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Residents share memories of the first moon walk

Robert Houk • Jul 20, 2019 at 12:00 AM

Joe Alexander was14 when he gathered with his family in front of a black-and-white television in their Elizabethton home on July 20, 1969, to witness a profound moment in human history.

 A man was about to walk on the moon.

Like most kids his age, Alexander dreamed of someday becoming an astronaut.

“I was 6 when I watched Alan Shepherd become the first American in space,” said Alexander, whose insurance office in downtown Elizabethton is decorated with NASA memorabilia and prints of paintings by Apollo 12 astronaut and moonwalker Alan Bean. “We grew up in the space age.”

Alexander remembers the excitement he felt when Apollo 11 commander Neil Armstrong climbed down the steps of the lunar excursion module and uttered the now famous words broadcast around the world: “That’s one small step for man. One giant leap for mankind.”

That giant leap had come just two two-and-half years after Alexander’s NASA hero, Ed White, and his fellow Apollo 1 astronauts Gus Grissom and Rager Chaffee died in a fire on the launch pad during a training mission. 

“It was just amazing to be sitting there in front of a grainy TV screen watching live while Armstrong took his first steps on the moon,” Alexander said earlier this week. “It seemed surreal — like a dream.”

Seeing History On A Couch

Washington County Commissioner Suzy Williams was a mother of three young children, one an infant, when the Eagle landed on the moon 50 years ago today. Her family was living in Memphis that summer while her husband, Jack, completed his residency in orthopedics.

“I remember sitting on a couch watching the moon landing on a black-and-white TV on a rolling stand,” Williams said. “It was such an emotional evening for all of us here on earth.”

Williams said she was “sitting on the edge of my seat, thinking to myself: ‘My goodness, it doesn’t seem real.’”

Her euphoria over the successful Apollo 11 moon landing and surface excursion by Armstrong and Buzz Aldrin was soon replaced by a feeling of anxiousness.

“We were worried about them getting off the moon,” Williams said. “It was truly a remarkable venture.”

Riding With The Astronauts

State Sen. Jon Lundberg, R-Bristol, was 8 when he joined his parents and some of their friends in his family’s home in Michigan to watch one of humankind’s greatest achievements. He recalls everyone gathered around the TV to see a fuzzy image of Armstrong taking his first steps on the moon.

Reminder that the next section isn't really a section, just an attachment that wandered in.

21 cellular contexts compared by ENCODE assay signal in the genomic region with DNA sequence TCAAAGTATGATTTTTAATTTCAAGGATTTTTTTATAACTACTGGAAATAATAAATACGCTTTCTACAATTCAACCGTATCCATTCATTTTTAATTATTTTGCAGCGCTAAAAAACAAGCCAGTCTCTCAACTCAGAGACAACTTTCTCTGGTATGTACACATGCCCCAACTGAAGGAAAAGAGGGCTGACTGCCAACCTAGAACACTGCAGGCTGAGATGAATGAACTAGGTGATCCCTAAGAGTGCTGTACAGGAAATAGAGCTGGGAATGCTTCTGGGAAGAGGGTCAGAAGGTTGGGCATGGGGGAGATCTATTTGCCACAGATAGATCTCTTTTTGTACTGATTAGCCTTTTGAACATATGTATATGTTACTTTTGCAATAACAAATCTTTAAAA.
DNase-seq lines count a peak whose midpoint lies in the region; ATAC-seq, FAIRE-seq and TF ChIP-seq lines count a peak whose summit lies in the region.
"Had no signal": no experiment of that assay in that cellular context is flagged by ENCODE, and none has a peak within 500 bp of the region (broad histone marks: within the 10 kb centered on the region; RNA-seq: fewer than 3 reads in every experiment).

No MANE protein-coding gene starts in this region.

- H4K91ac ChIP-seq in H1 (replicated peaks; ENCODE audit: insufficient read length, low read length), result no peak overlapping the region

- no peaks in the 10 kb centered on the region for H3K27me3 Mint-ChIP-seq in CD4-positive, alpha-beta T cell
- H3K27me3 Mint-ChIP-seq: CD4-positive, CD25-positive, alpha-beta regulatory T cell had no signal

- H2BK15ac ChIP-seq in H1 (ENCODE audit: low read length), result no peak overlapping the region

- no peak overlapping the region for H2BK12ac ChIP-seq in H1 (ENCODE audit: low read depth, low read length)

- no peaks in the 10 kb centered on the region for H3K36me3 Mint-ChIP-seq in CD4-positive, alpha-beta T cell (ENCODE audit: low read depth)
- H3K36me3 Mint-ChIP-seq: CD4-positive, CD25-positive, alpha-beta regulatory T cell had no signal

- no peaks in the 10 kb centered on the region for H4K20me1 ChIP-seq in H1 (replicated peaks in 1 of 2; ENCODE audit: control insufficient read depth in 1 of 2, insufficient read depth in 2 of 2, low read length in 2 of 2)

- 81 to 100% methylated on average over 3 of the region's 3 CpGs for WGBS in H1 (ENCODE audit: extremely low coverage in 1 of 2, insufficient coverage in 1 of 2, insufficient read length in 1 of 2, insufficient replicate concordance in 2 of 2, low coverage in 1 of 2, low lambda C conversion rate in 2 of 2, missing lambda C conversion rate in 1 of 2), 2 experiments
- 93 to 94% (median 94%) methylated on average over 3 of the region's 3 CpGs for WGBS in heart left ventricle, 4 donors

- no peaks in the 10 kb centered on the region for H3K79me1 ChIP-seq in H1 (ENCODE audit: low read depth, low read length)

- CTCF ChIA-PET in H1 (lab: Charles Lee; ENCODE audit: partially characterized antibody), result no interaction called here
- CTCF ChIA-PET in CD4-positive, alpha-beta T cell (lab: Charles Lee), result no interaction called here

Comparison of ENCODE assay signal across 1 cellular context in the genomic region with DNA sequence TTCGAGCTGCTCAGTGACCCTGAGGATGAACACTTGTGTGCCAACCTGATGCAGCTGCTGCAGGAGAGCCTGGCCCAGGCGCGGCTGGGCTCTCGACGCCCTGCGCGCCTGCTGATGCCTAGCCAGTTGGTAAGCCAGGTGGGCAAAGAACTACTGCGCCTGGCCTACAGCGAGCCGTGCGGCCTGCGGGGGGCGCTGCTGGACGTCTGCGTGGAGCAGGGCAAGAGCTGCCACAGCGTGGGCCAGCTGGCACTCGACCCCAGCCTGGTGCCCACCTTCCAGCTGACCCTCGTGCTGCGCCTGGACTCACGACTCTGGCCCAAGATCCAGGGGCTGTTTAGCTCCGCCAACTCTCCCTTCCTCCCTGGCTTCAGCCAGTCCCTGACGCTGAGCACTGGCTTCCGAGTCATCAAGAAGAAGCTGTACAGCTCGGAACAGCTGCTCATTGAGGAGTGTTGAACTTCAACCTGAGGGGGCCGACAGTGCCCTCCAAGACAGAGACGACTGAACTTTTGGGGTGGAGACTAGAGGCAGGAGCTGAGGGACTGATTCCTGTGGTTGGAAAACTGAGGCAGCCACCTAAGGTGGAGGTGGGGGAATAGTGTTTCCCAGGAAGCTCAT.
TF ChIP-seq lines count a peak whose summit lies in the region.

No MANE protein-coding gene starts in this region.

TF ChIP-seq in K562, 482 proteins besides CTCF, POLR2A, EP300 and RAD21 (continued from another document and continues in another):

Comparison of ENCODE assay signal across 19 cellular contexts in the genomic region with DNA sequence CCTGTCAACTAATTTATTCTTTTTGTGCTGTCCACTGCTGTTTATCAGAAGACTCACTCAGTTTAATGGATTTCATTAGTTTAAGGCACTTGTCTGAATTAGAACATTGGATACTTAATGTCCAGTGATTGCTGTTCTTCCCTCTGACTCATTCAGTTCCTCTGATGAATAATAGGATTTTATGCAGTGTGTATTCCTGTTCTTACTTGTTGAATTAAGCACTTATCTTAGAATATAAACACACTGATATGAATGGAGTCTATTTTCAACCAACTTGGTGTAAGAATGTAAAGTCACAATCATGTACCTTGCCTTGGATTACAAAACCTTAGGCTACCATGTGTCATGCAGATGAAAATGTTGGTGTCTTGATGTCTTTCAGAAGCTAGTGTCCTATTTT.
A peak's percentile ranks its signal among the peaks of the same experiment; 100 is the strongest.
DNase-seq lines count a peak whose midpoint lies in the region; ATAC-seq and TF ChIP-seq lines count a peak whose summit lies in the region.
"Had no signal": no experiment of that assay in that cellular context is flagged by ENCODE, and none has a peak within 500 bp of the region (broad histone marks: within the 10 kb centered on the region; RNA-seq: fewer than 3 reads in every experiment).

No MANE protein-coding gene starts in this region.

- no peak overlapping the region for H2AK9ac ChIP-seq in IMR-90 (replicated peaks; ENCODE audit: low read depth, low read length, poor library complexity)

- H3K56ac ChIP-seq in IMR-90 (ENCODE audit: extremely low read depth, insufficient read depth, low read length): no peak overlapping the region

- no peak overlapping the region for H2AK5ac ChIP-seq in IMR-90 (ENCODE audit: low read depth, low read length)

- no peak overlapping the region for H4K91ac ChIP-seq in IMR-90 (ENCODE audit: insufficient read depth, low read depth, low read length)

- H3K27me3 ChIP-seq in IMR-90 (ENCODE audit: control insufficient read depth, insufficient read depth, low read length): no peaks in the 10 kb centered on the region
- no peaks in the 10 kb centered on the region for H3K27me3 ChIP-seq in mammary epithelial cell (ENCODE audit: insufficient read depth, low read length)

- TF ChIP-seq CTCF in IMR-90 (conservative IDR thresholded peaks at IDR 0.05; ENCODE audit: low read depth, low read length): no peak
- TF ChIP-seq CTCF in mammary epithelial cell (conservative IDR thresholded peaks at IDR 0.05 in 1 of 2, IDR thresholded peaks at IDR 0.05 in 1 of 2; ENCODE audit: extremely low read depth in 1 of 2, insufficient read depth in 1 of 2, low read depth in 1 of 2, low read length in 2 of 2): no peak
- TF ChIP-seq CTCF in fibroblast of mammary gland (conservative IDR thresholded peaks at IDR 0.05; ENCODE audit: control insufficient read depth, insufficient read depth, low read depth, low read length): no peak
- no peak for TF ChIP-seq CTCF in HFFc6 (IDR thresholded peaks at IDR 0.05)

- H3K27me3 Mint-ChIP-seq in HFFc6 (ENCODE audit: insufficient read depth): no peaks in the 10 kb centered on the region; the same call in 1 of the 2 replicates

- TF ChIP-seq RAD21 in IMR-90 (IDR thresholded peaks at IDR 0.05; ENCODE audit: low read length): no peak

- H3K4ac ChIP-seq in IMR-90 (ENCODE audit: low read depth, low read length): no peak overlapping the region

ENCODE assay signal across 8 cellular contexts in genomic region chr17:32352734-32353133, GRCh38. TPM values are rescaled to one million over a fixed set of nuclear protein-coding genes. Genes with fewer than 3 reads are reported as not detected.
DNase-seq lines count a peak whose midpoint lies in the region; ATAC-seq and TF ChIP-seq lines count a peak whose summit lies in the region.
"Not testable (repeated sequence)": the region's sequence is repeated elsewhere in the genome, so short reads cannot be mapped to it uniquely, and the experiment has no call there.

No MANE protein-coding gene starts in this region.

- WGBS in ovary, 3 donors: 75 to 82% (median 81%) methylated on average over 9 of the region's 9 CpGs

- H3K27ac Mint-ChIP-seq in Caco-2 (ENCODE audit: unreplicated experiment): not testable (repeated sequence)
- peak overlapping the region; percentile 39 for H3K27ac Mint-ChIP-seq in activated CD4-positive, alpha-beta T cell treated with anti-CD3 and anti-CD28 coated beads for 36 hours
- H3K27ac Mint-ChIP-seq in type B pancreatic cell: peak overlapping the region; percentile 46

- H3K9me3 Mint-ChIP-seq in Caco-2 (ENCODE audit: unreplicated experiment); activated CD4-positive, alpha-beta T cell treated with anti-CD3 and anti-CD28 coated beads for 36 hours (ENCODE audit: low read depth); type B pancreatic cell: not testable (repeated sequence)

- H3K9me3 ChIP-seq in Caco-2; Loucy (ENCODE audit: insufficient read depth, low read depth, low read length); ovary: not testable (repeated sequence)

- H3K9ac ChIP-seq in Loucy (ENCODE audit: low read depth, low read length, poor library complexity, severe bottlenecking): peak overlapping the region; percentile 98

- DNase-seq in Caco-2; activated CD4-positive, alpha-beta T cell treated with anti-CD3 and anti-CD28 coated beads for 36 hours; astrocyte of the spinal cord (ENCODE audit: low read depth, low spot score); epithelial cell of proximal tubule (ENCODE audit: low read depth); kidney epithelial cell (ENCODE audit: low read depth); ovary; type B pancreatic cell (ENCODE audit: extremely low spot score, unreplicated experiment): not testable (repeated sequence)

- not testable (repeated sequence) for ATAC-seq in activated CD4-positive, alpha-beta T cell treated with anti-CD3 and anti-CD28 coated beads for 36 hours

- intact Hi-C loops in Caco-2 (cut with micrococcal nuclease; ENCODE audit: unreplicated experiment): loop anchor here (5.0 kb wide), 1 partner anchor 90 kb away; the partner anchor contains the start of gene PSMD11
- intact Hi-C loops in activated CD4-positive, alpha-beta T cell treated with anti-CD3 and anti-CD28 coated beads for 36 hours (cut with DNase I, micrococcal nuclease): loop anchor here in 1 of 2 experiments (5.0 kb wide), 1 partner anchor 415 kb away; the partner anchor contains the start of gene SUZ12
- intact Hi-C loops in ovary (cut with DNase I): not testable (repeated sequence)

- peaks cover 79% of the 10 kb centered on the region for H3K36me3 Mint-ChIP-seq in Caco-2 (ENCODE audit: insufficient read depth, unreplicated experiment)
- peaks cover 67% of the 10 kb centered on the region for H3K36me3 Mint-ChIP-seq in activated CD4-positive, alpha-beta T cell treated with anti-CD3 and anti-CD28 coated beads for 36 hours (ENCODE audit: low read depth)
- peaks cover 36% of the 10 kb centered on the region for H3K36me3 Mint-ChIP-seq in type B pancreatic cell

“I didn’t quite realize the gravity of the moment, excuse my pun, but I could tell from the reaction of al the adults in the room that it was very important,” Lundberg said. “It is one of the great moments in my memory.”

Lundberg said while there are many tragic moments in history that are “seared in our conscience,” the Apollo 11 moon landing was a happy memory.

“This was not a tragedy, but a heroic moment,” Lundberg said. “We were all riding along with that rocket.”

A Point Of Pride

Sonja Fox said there was a lot going on in the nation during the summer of 1969, much it divisive, but there was one thing that seemed to bring Americans together. Like many others in this country, Fox was seated in front of a TV inside her house in Gray to watch humans walk on the moon.

She was joined by the members of a local Girl Scout troop, which she served as a leader.

“The community was so proud, “ Fox said. “It was a time for the nation to come together.”

She said the Girl Scouts were very excited to see the success of the Apollo mission, and asked her if they would ever be able to go to the moon. 

“I told them they could also be astronauts someday,” Fox said.

Meeting Neil Armstrong

In the summer of 1970, 14-year-old Wayne Winkler was living in Detroit, Michigan. Winkler, who is now director of WETS-FM in Johnson City, decided to see a girl he recently met who lived in Grosse Pointe, a wealthy suburb just east of the city.

After a bus ride and some walking, he reached Sarah’s impressive family home where he was let in by a housekeeper and told to wait in the den.

“I’d been sitting there for maybe 10 minutes when a man walked into the room, extended his hand and said, ‘Hi, I’m Neil Armstrong.’ He didn’t need to introduce himself,” Winkler said. “I recognized him. It had been less than a year since I’d watched him walk on the moon, and he was still probably the most famous man on the planet and the last person I expected to see in Grosse Pointe that afternoon.”

Winkler later learned that Sarah’s dad was the president of the local Rotary Club, and Armstrong was going to speak at their meeting.

“We chatted for a few minutes,” Winkler said. “He asked me where I went to school and what classes I liked. I was in shock and don’t remember contributing much to the conversation.”

Afterward, Winkler said he thought of dozens of things he could have asked Armstrong, but the opportunity had passed.

“Armstrong shook my hand again — at least I had the presence of mind to say it had been a pleasure to meet him — and he excused himself,” he said. “I don’t remember much about my date with Sarah, which turned out to be both our first and last date, but I never forgot meeting Neil Armstrong and how friendly and gracious he was to a tongue-tied teenager.”

 

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